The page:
Category Archives: Authoritarian Fascism

License Neither Freedom Nor Loyalty

Americans enjoyed personal freedom and, generally, the nineteenth century was marked by a high degree of mutual trust. Or, one might also say, the nineteenth century was marked by a high degree of mutual trust and therefore Americans enjoyed personal freedom. When people trust one another, there can be personal freedom; when people do not trust one an other, there is not likely to be personal freedom; when there is good reason not to trust one another, there should not be unlimited personal freedom. (Berns 1956 17)

(….) [D]uring the period of the first World War, and for a few years thereafter, not all Americans were trusted by the community. However unjustified this distrust, it is a fact that many of the distrusted were jailed and two were put to death; it was at this time that Congress made its first law abridging the freedom of speech and press since the Alien and Sedition Acts, and made it in the face of a First Amendment that absolutely forbids Congress to make such laws. And it was at this time that the Supreme Court laid down the “clear and present danger” principle, designed to permit Congress to send people to jail despite the words of the First Amendment. Many people protested in Justice Holmes’ words, “There was a lot of jaw about free speech” but the federal government never lost a case. In fact, the federal government, despite its increasing demands for loyalty in speech and deed, was destined never to lose a case. (Berns 1956, 17)

In fact, one of the best treatments of American politics, and an inquiry that began in wonder de Tocqueville’s Democracy in America recognizes a dimension to the political problem that illustrate, what cannot be recognized, let alone understood, in terms of the conflict between the state and the individual:

There is, and I cannot repeat it too often, there is here matter for profound reflection to those who look on freedom of thought as a holy thing and who hate not only the despot, but despotism. For myself, when I feel the hand of power lie heavy on my brow, I care but little to know who oppresses me; and I am not the more disposed to pass beneath the yoke because it is held out to me by the arms of a million men. (Berns 1956, 19)

We must certainly guard against tyrants in the older sense (but no reasonable man today believes that this is the danger we face), but it would be foolhardy to be defenseless against other dangers.

(….) [F]or it would permit wicked men the freedom to undermine the virtue of citizens (those of you who are familiar with Winters v. New York will know what I mean), while preventing the government from promoting the virtue of citizens, a primary task of government according to an older view. That it is not the role of government to habituate citizens to virtue is expressed in the words of Justice Jackson, writing for the Court in the second flag salute case:

If there is any fixed star in our constitutional constellation, it is that no official, high or petty, can prescribe what shall be orthodox in politics, nationalism, religion, or other matters of opinion . . .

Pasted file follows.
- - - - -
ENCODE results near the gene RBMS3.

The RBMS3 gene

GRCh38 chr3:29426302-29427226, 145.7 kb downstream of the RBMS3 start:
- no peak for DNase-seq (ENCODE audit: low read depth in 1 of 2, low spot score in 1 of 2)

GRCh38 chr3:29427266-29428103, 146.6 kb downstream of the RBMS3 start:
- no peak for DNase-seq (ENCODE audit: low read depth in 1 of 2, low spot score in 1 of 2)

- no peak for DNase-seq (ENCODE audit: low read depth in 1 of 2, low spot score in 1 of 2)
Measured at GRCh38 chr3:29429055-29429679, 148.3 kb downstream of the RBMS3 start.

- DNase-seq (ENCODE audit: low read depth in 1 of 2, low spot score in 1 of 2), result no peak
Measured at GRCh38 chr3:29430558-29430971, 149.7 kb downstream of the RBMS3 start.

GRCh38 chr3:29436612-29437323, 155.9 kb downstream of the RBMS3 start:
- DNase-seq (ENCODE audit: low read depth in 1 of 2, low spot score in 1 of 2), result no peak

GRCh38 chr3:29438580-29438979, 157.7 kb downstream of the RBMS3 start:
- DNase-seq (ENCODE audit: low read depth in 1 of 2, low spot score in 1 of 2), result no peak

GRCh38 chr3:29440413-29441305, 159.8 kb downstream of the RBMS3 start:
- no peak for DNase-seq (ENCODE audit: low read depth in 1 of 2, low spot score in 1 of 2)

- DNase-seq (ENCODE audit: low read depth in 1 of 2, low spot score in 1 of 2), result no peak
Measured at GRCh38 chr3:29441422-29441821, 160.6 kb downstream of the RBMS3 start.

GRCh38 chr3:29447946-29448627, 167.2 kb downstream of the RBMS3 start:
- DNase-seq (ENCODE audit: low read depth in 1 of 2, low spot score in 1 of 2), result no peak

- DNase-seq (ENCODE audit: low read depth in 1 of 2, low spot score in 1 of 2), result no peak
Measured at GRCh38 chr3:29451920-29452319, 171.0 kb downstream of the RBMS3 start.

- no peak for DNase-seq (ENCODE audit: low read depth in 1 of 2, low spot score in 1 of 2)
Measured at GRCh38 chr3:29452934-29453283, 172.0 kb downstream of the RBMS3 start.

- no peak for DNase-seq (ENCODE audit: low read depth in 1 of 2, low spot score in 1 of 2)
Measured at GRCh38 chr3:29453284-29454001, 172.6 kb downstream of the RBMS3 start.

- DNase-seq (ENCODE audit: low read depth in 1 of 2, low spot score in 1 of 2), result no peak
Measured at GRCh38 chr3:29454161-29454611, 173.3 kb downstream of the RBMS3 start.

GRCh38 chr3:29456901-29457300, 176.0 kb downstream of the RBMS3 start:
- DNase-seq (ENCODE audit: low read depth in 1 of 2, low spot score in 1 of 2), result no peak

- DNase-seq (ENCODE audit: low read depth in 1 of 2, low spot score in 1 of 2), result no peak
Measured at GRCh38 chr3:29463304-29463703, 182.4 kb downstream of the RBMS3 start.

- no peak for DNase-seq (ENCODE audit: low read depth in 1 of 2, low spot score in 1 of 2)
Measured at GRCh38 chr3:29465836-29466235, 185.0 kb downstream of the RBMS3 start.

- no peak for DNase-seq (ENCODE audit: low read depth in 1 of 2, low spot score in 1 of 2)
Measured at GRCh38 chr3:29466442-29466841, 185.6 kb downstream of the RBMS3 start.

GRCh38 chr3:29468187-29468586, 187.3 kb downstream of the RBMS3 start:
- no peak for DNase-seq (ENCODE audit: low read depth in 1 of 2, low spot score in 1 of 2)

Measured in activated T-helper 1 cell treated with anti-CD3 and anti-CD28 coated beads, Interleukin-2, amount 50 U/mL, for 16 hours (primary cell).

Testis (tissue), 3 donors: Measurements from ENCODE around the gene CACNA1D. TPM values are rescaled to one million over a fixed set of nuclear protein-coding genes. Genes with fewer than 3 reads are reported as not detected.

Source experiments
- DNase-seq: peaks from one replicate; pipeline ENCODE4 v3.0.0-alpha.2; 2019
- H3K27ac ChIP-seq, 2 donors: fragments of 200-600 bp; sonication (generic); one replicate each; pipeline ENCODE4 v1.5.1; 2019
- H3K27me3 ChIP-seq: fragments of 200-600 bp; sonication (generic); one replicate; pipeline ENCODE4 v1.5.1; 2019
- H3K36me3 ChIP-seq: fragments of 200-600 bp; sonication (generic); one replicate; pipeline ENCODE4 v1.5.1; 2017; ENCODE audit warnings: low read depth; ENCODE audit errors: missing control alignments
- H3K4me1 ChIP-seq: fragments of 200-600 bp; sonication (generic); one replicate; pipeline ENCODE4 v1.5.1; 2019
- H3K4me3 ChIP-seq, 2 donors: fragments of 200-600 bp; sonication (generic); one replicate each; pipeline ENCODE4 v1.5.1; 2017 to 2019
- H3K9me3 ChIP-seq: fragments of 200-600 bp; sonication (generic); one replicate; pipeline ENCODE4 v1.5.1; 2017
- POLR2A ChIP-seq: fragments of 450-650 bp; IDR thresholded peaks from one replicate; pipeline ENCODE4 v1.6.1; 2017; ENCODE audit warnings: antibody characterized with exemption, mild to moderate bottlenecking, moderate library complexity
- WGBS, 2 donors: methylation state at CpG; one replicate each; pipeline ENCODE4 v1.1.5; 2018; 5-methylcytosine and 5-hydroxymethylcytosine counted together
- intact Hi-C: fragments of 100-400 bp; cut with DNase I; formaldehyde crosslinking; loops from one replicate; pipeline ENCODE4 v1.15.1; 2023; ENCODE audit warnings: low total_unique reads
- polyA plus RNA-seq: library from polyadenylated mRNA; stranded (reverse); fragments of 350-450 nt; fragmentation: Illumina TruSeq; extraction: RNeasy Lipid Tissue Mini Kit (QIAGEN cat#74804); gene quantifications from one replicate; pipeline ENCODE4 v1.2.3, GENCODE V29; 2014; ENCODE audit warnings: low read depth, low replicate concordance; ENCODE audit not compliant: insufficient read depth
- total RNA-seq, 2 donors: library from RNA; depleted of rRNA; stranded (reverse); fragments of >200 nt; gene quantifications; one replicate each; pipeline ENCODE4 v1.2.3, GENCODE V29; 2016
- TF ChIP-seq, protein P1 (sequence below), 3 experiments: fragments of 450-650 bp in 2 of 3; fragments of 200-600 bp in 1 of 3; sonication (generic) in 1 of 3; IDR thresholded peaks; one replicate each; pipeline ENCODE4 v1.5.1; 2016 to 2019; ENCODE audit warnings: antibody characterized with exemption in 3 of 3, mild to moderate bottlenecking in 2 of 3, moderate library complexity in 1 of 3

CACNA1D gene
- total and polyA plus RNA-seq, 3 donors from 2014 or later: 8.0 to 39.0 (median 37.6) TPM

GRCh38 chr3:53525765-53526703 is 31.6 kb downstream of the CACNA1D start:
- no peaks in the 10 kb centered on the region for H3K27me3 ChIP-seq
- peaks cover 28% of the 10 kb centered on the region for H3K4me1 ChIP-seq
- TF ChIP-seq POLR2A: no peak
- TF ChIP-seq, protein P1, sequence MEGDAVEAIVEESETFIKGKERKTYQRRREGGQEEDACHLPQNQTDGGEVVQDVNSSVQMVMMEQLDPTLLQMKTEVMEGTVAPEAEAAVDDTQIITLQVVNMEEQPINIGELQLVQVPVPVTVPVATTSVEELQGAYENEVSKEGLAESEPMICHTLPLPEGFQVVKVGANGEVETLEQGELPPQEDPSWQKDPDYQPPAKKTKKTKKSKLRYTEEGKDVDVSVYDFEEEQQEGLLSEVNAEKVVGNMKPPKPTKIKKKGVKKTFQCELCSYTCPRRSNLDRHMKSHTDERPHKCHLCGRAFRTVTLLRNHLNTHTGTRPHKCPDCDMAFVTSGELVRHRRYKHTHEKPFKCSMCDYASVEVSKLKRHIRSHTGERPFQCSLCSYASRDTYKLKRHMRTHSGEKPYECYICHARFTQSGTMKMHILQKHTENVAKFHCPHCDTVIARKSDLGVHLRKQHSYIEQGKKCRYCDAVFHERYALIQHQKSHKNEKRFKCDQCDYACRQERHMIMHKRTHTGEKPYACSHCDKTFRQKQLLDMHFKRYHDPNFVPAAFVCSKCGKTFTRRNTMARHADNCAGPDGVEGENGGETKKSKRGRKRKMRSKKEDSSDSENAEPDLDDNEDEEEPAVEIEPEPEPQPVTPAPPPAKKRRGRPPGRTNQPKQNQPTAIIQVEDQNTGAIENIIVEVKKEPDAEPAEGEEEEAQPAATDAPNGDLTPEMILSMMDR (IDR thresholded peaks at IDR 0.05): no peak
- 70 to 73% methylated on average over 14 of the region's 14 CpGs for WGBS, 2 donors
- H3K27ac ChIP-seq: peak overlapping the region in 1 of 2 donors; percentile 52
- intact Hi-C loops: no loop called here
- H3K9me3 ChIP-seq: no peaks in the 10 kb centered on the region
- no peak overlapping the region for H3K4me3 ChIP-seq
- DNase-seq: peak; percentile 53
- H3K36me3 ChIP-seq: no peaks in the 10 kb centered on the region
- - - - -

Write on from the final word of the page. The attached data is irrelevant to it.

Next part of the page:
The idea expressed here is certainly the orthodox American view on the subject; any other view would permit a deprivation of political and religious freedom in the name of someone’s view of orthodoxy; any other view would seem to violate the First Amendment.

It was on the basis of the definition of loyalty as patriotism that certain Germans, later designated as war criminals, committed the most hideous crimes, while their prosecution at Nuremberg was based on the proposition that there is a cause beyond Fatherland to which a man should be loyal. At Nuremberg this cause was said to be humanity. Loyalty as blind patriotism is obviously not enough; the reasonable man will insist that his country be worthy of his loyalty by representing a cause with which he can agree. (Berns 1956, 21)

Justice Douglas said:

Full and free discussion has . . . been the first article of our faith. We have founded our political system on it. It has been the safe guard of every religious, political, philosophical, economic, and racial group amongst us. . . . This has been the one single outstanding tenet that has made our institutions the symbol of freedom and equality. . . . We have wanted a land where our people can be exposed to all the diverse creeds and cultures of the world.

A reasonable man would withhold his loyalty from a Marxist regime even if Marxism became the popular doctrine in a fair market-place competition; he would behave in a similar fashion if McCarthysim became the popular doctrine and McCarthy were elected President. It would be no comfort to him if McCarthy were elected in a free and honest election; in fact, it would be a source of more discomfort than if he seized power, because the possibility of a change for the better would be more remote.

The conclusion is that just as loyalty cannot be defined as patriotism, neither can freedom be the cause to which we pledge our allegiance. In fact, loyalty can be defined reasonably only in terms of moral principle.